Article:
Last month, Newsweek published its inaugural “Green Rankings”—a list of the 500 most environmentally-responsible U.S.-based companies. Environmental data is admittedly hard to collect and compare across vastly different industries (obviously the carbon footprint of an oil company will be greater than that of a consulting firm). But Newsweek did its best to acknowledge efforts to improve environmental policies, performance, and reputation by assigning each company an industry-adjusted “Green Score.”
I was expecting to see General Electric at the top of the list, mostly as a result of its Ecomagination campaign. Not surprisingly, GE’s reputation survey score came in at 2nd, behind only Walmart. But I was surprised and, if I’m being honest, a little pleased to see that GE was ranked only 82nd overall and a mere 261st for its green policies and performance. Apparently, and thankfully, Newsweek based a company’s total Green Score on more than expensive above-the-line marketing and Wizard-of-Oz-themed Superbowl ads. If external communications can’t secure a more enviable spot in the Green Rankings, what can?
Well, lots of things, obviously. Low carbon emissions, energy efficiency, and waste reduction, to name a few. But beyond that, how “green” can a company truly become if it doesn’t expend effort on its internal communications?
In mid-October, Ethical Corporation published a four-part series on social media and sustainability (you can get a free two-week subscription to read the full article text). The first part supported the argument for using social media to engage with stakeholders on sustainability issues. Based on the bottom-up origins of both movements, the integration of the two seems only natural.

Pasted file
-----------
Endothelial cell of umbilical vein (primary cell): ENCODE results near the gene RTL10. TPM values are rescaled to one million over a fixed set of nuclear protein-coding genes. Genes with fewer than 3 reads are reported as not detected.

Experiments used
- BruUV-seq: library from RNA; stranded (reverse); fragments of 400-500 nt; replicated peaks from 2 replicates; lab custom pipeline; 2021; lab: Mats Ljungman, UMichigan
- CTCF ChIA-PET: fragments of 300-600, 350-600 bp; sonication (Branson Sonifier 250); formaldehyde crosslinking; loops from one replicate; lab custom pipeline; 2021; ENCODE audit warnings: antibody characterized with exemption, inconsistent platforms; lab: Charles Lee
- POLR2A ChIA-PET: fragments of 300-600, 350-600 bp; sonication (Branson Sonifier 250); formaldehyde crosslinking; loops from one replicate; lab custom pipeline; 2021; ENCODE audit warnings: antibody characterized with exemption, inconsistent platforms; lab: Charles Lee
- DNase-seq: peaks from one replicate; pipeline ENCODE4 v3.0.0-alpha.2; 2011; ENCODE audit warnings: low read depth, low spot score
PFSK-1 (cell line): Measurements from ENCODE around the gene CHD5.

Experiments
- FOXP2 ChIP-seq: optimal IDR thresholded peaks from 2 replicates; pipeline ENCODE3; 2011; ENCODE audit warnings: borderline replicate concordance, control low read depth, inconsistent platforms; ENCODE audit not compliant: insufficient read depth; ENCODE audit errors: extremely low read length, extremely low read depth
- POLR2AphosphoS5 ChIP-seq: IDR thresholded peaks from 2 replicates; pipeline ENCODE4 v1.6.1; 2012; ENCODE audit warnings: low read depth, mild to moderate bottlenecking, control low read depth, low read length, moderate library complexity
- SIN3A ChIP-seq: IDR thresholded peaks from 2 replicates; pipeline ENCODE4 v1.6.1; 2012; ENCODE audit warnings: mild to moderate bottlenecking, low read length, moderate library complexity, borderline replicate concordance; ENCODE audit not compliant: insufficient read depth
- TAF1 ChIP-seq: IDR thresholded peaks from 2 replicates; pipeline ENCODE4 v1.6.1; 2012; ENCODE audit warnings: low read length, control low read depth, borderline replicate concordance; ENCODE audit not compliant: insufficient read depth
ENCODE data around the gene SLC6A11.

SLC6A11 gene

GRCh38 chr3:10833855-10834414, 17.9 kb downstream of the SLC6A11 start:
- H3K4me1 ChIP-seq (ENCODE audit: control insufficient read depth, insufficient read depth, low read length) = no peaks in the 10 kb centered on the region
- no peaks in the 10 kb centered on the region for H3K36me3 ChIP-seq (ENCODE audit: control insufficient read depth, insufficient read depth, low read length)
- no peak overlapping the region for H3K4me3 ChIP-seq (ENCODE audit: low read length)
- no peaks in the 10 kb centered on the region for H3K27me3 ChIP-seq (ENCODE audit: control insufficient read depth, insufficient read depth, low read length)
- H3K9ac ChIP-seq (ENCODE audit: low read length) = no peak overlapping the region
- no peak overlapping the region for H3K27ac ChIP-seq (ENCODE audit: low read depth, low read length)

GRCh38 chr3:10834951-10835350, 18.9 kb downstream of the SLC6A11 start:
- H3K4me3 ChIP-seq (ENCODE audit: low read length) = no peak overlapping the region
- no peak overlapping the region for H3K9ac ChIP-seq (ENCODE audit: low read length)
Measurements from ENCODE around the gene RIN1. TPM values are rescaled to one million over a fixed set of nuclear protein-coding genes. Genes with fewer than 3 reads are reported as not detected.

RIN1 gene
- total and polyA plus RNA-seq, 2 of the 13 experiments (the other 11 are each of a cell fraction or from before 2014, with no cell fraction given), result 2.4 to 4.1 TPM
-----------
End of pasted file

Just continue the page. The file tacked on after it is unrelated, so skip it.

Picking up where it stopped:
The second article in the series dealt with the growth of social networking, the new tools that continue to evolve and expand, and the best way to harness social networking to promote corporate sustainability and responsibility.
The next section tackled the ongoing debate over who owns social media. Is it a PR function? Does it belong to marketing ? Or, in this case, maybe the corporate social responsibility (CSR) department, if there is one, should take over. The reality is that social media is present throughout an organization and every employee, regardless of job description, should be called upon to be active in the movement.
The fourth and final section is what got my attention with this underlying premise: when it comes to CSR, employee engagement is not a novelty, it is a necessity.
Most companies now recognize the business value and good karma that results from CSR, but the challenge remains to integrate it into corporate culture and make it a part of every employee’s experience. This happens to be the topic of my next post, so stay tuned!
(Photo credit: Wired.com)